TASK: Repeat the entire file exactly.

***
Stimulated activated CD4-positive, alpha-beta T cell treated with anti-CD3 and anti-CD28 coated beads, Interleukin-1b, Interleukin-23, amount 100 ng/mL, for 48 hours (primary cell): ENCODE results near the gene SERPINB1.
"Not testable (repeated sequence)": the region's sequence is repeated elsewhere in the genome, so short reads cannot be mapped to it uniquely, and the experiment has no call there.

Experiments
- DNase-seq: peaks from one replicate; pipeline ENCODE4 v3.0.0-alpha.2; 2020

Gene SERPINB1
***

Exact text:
Stimulated activated CD4-positive, alpha-beta T cell treated with anti-CD3 and anti-CD28 coated beads, Interleukin-1b, Interleukin-23, amount 100 ng/mL, for 48 hours (primary cell): ENCODE results near the gene SERPINB1.
"Not testable (repeated sequence)": the region's sequence is repeated elsewhere in the genome, so short reads cannot be mapped to it uniquely, and the experiment has no call there.

Experiments
- DNase-seq: peaks from one replicate; pipeline ENCODE4 v3.0.0-alpha.2; 2020

Gene SERPINB1